Thursday, 4 February 2016

Contactless Travel Payment on Every Bus in Britain by 2022

Contactless payments for travel could be in place on every bus in Britain by 2022 under ambitious multi-million-pound plans being developed by the country’s major transport groups.

Britain’s five main bus operators – Stagecoach, First Bus, Go-Ahead, Arriva and National Express – are working together to produce a business case which is expected to be completed by late spring 2016.
The scheme, funded predominantly by the private sector, could see new EMV contactless technology installed on every one of the UK’s 32,000-plus buses outside London. It would offer cashless travel for those who want it and capped pay-as-you-go-fares in all urban areas.
Contactless transactions are already accepted on London’s 9,600 buses. Commuters in the capital were responsible for about 1 in 10 of all UK contactless payments in December 2014.

This new project would complement that scheme, covering more than 1,200 bus operators in England, Scotland and Wales, and making contactless travel available for 5.2 billion bus passenger journeys a year across Britain. Associated government legislation would be needed to ensure contactless ticketing was offered by all individual bus operators.
The development of the bus contactless plan comes just weeks after the major operators completed the introduction of smart multi-operator bus ticketing in all nine of England's smart city regions with support from local transport authorities. 

It is making public transport more accessible in regions which account for around 15 million
people - over a quarter of England's population. A similar project is now underway in Scotland to deliver the same benefits to Glasgow, Edinburgh, Dundee and Aberdeen.
Robert Montgomery, Stagecoach UK Bus Managing Director and chair of the major operators’ steering group on smart ticketing, said: “This contactless initiative would be the biggest smart ticketing project ever delivered in Britain and a major milestone in providing simpler travel for the millions of people who rely on buses.
“Smart bus ticketing is already widespread across the UK, with ourselves and Go-Ahead having over 1.5 million smartcards in circulation. New technology has brought new opportunities to deliver even simpler, faster and more integrated travel using contactless debit and credit cards.
“This is an ambitious programme that needs careful planning and close partnership working both between operators and with local authorities. We are serious about transforming travel for passengers with this initiative, which would be funded predominantly by Britain’s bus companies, working in partnership with transport authorities. It demonstrates how central the private sector is to delivering the vital investment needed to improve bus services for customers and meet the social and economic aspirations of communities across the country.”

The UK Cards Association (UKCA) and the Department for Transport (DfT) today also published a national framework to help deliver a consistent, high-quality customer experience for contactless journeys. This work will help underpin the development of the business case for introducing contactless bus travel across the country.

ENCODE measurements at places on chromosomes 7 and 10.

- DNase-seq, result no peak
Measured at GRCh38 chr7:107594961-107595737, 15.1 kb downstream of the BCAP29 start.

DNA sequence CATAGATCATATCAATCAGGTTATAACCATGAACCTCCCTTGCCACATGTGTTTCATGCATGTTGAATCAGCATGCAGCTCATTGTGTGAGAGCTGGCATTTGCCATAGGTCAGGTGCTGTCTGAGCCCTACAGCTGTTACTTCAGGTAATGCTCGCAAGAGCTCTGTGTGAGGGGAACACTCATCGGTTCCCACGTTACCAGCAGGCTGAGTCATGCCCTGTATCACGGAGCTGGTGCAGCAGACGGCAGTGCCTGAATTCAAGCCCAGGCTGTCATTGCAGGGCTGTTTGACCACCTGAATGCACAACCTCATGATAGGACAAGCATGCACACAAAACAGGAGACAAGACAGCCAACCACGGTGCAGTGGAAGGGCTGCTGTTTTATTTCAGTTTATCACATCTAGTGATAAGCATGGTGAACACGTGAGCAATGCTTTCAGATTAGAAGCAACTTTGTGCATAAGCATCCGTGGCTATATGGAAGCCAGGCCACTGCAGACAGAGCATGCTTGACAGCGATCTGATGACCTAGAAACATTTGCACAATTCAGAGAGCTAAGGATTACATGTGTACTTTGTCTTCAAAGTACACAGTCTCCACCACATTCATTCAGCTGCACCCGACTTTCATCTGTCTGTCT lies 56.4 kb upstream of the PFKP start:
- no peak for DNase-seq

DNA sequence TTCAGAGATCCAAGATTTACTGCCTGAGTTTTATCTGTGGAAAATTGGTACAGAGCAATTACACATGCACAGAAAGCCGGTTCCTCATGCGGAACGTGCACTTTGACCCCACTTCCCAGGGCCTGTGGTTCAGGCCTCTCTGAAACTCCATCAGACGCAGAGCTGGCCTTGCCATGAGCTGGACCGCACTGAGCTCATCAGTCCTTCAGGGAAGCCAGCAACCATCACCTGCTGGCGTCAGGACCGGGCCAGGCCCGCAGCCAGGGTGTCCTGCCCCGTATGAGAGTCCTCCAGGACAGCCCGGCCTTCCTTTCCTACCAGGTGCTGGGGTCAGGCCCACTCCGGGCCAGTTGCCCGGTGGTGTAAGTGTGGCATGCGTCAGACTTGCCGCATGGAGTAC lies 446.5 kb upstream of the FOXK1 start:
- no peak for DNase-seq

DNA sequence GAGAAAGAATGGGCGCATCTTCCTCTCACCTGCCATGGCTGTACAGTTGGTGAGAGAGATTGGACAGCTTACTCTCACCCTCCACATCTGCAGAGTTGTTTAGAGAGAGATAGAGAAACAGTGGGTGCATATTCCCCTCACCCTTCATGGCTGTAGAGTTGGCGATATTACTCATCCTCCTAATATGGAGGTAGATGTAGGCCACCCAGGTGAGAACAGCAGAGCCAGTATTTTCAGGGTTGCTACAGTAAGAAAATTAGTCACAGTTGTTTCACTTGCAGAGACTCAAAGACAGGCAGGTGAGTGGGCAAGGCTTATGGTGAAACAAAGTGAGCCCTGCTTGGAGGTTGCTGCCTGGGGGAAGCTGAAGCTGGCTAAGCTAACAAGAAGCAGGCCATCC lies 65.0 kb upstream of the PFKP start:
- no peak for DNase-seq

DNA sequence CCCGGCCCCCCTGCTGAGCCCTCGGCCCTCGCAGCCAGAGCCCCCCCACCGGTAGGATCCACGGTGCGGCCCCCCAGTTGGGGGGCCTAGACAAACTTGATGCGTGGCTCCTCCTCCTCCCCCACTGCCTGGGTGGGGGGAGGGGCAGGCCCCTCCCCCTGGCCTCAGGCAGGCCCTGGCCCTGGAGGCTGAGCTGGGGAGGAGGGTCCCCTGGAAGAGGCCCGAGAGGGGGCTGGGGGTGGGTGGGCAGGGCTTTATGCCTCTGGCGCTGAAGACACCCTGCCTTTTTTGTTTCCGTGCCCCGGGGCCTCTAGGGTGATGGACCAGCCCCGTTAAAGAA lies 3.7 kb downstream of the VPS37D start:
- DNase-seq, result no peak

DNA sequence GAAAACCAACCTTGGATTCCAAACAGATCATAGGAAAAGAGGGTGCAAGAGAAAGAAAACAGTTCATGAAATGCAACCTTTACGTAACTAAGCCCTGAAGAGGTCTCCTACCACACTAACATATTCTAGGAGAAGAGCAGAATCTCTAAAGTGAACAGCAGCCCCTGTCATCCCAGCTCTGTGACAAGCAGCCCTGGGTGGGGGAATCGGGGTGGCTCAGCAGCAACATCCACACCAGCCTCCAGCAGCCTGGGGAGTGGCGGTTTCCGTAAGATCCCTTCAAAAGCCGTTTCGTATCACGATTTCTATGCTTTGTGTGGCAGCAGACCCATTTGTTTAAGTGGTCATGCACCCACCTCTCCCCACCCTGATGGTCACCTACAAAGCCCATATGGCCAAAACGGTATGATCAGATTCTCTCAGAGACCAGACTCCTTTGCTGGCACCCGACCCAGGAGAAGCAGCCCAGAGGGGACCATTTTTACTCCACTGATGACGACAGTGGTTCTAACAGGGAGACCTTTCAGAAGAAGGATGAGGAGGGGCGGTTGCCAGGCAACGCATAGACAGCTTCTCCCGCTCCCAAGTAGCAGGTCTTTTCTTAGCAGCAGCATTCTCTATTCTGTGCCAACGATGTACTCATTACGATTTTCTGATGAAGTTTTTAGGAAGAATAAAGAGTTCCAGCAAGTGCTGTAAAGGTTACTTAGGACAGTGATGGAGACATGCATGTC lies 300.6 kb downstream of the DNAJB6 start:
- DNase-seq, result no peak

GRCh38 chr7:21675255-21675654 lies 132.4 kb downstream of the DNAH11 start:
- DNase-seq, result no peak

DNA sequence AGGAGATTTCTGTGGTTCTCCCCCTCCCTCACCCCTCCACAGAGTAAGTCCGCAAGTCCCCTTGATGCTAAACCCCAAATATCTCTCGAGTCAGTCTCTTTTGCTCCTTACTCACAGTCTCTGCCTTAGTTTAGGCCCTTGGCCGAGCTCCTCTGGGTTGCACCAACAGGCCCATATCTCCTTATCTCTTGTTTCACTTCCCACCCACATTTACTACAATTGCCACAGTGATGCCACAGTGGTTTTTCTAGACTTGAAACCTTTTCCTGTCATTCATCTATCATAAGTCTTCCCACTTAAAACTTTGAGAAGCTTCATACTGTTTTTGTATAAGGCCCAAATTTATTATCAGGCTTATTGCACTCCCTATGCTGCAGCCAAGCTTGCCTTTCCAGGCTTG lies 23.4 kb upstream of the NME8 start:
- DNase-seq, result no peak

The Government has been accelerating the development of smart multi-operator commercial bus tickets through cross-sector body the Smart City Partnership (SCP). In November 2015, Chancellor George Osborne also signalled the government’s commitment to smart ticketing by announcing £150 million for schemes in the North of England.
Transport Minister Andrew Jones said:The smart ticketing revolution is helping to build a modern, affordable transport network that provides better journeys for everyone. By working together, industry, city regions and government have been able to ensure more and more people can use smart ticketing to get around. We are determined to continue driving progress so passengers get the quick and simple journeys that they want and deserve.”

Around 76 million contactless cards are now in issue in the UK – a rise of nearly 40% in the past year. Some £929.8m was spent in the UK in October 2015 alone using a contactless card. Melanie Johnson, Chair of the UK Cards Association, said: "Payment cards play a key role in our lives and we believe this work contributes to making public transport more convenient for millions of passengers.
“Our collaborative project with the transport industry aims to transform the way customers pay for their travel and supports the Government’s objectives. This framework sets out how contactless payments can be used to support any journey, whether a single bus ride or a cross-country trip."
The development of the bus contactless plan comes just weeks after the major operators delivered on a pledge made in November 2014 to introduce smart multi-operator bus ticketing in all of England's smart city regions by the end of 2015.

Passengers can now travel seamlessly between operators in Greater Manchester, Merseyside, Tyne and Wear, West Midlands, South and West Yorkshire, as well as Nottingham, Leicester and Bristol. Looking ahead, the multi-operator system, which uses ITSO technology, gives a platform to deliver multi-modal travel in partnership with transport authorities.